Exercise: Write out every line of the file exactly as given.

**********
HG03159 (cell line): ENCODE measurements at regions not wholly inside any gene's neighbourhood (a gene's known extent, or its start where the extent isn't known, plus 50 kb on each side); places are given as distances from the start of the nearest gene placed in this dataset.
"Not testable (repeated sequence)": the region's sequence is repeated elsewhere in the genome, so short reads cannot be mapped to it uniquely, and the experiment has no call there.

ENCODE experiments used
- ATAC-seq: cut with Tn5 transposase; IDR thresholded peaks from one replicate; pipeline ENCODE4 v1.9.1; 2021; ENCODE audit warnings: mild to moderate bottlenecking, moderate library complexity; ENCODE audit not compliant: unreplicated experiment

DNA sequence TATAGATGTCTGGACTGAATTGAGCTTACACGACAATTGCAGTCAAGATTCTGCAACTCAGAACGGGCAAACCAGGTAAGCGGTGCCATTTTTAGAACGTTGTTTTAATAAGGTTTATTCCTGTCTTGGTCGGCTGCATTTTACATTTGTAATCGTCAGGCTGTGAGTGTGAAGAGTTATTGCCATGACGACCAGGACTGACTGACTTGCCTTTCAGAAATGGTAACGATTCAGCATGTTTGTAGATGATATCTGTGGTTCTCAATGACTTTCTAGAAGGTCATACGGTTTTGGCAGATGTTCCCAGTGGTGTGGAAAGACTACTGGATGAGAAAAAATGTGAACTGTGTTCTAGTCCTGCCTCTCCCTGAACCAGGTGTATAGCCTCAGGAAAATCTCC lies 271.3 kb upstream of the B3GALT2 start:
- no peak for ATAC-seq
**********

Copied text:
HG03159 (cell line): ENCODE measurements at regions not wholly inside any gene's neighbourhood (a gene's known extent, or its start where the extent isn't known, plus 50 kb on each side); places are given as distances from the start of the nearest gene placed in this dataset.
"Not testable (repeated sequence)": the region's sequence is repeated elsewhere in the genome, so short reads cannot be mapped to it uniquely, and the experiment has no call there.

ENCODE experiments used
- ATAC-seq: cut with Tn5 transposase; IDR thresholded peaks from one replicate; pipeline ENCODE4 v1.9.1; 2021; ENCODE audit warnings: mild to moderate bottlenecking, moderate library complexity; ENCODE audit not compliant: unreplicated experiment

DNA sequence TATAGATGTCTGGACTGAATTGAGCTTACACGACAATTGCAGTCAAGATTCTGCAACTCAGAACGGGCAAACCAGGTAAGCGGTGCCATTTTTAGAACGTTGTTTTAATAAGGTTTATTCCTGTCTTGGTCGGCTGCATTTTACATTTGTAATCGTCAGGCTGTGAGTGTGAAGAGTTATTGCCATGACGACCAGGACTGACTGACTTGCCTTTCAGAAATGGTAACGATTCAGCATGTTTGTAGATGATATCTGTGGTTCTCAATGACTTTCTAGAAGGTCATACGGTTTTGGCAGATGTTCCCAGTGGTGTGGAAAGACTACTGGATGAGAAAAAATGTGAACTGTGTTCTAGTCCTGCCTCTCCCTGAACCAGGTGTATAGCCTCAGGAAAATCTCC lies 271.3 kb upstream of the B3GALT2 start:
- no peak for ATAC-seq